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Atheist views on the death penalty?

What do atheists generally, or you in particular, believe about the death penalty?

Posted: December 17th 2011

Paula Kirby www

There really is only one view that all atheists have in common, and that’s that the case for gods is too weak to be accepted.

On every other subject, we have our own views and opinions and preferences. There is no Atheist Handbook and no Atheist Creed. If we end up agreeing about something, it’s because we agree about it, and not because of our atheism.

I am opposed to the death penalty. There are instances where I recognise in myself a revulsion that might lead me to say that the world would be a better place if a particular criminal were dead, but that’s a far cry from having the absolute total confidence in the legal system that would be required before the death penalty could possibly be safe. There have been too many cases where later evidence shows that a conviction has been made in error. Jailed men can be released and even compensated, however inadequately. Executed men cannot.

But actually, I’d be against it even if we had that kind of certainty. I think there is something inherently disturbing about the mechanisms of state coldly, dispassionately winding into action to execute one of its citizens. I don’t want to live in a society that feels comfortable with that.

Posted: February 10th 2012

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Eric_PK

I don’t think there is a specific atheist view.

I take the pragmatic view. We know that a) it costs most to execute criminals than to look them up for life and b) the legal system has (and will continue to make) errors and convict innocent people and c) the death penalty is not a deterrent.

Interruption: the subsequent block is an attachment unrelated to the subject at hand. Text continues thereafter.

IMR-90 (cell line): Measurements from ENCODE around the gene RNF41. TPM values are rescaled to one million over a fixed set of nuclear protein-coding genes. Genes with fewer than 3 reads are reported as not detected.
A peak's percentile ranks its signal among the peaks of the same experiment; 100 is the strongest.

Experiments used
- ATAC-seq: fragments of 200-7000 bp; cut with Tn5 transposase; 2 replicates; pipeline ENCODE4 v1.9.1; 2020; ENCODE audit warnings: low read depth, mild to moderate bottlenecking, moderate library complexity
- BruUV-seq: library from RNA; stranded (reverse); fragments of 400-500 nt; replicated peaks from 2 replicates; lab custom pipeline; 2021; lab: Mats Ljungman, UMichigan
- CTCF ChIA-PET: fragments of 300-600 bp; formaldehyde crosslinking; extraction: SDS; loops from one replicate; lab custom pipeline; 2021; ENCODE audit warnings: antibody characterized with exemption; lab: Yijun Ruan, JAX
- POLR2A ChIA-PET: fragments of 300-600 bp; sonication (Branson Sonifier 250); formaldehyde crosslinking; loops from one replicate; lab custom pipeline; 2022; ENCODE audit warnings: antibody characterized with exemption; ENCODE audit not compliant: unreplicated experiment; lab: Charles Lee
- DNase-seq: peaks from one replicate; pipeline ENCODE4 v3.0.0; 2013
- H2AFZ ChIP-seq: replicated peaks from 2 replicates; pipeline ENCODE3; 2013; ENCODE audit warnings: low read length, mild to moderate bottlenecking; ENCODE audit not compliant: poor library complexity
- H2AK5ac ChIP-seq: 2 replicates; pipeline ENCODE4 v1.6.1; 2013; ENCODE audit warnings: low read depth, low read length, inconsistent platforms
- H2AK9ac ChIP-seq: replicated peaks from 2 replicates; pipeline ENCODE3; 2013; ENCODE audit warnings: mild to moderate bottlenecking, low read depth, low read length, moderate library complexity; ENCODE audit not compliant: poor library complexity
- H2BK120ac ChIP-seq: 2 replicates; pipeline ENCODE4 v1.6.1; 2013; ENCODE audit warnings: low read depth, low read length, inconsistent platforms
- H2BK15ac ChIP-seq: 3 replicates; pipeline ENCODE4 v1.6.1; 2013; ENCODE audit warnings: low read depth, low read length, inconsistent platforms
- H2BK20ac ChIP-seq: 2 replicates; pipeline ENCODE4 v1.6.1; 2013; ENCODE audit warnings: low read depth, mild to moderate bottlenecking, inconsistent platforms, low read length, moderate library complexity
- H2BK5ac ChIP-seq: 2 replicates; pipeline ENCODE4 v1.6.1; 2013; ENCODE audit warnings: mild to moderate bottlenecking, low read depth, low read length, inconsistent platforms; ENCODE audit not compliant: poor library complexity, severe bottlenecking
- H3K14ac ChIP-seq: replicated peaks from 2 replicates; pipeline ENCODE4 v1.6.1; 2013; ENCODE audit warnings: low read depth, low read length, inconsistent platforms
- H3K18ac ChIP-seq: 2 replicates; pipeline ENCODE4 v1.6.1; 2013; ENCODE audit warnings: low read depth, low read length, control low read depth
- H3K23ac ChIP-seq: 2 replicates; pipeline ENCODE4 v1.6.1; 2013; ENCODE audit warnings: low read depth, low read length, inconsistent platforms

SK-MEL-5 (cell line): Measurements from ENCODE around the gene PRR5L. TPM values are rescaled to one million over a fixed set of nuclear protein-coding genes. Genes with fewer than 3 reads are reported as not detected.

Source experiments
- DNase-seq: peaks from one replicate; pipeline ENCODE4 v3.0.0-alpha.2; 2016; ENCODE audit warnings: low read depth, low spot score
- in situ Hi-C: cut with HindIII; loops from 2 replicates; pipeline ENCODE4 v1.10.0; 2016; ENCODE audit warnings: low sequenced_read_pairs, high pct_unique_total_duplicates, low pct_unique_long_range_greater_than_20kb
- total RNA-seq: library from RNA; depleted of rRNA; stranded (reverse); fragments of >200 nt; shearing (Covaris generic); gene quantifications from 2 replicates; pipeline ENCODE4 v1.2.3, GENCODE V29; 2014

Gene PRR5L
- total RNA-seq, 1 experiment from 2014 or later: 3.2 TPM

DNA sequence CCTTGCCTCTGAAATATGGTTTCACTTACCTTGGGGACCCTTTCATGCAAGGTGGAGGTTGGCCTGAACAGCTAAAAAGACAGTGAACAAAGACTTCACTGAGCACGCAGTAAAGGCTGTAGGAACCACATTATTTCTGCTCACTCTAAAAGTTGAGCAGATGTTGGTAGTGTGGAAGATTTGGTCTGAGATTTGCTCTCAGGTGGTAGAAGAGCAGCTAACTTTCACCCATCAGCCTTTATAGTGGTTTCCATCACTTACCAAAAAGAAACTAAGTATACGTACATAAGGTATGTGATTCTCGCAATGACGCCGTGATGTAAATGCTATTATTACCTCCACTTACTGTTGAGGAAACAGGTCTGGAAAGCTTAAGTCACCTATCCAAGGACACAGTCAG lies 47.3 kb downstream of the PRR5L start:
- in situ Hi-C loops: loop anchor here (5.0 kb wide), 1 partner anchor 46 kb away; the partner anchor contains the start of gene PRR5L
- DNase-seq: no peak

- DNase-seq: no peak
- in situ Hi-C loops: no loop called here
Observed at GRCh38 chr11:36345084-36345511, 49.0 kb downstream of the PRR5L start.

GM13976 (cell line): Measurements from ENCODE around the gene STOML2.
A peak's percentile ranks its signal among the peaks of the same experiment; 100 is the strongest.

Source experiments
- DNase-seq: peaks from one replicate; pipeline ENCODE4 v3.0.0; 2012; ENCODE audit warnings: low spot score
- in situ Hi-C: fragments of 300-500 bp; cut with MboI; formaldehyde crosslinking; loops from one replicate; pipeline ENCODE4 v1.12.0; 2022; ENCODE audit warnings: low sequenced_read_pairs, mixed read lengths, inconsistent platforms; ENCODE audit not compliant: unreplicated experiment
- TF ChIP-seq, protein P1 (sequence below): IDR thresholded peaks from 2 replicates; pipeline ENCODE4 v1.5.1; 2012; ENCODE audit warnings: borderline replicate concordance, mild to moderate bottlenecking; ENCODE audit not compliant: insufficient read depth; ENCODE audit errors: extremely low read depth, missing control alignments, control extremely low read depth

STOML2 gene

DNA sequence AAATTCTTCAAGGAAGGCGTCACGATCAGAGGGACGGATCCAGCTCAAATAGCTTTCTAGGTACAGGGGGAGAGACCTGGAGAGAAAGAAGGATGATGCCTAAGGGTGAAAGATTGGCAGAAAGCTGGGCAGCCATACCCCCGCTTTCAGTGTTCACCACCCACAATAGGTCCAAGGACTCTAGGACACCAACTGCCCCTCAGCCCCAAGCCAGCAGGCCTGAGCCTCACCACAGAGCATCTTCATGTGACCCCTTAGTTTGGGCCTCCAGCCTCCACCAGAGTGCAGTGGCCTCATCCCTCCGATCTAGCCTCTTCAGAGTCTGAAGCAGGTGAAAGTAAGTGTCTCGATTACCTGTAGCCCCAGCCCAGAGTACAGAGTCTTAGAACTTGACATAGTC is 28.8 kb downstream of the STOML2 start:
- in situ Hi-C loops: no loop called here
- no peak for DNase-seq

Putting those together, the death penalty is a bad idea.

I also happen to think it is inhumane and brutal.

Posted: January 5th 2012

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Galen Rose www

To my mind, this is a no-brainer. The criminal justice system is run by humans and humans make mistakes, and occasionally lie and cheat. No one’s life should depend on such a flawed system, if it can possibly be avoided.

Posted: January 5th 2012

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logicel

Like the neuroscientist, David Eagleman, I think our criminal system needs to be completely revamped. Neuroscience research is giving us a more realistic grasp on how our brains work supporting 'a biologically informed jurisprudence.’

Eagleman writes in Incognito, the Secret Lives of the Brain:

The concept and word to replace blameworthiness is modifiability, a forward-looking term that asks, What can we do from here? Is rehabilitation available? If so, great. If not, will the punishment of a prison sentence modify future behavior? If so, send him to prison. If punishment won’t help, then take the person under state control for the purposes of incapacitation, not retribution.

And though psychopaths could escape from their 'warehouse’, innocent people have been put to death which is an totally unacceptable aspect of capital punishment.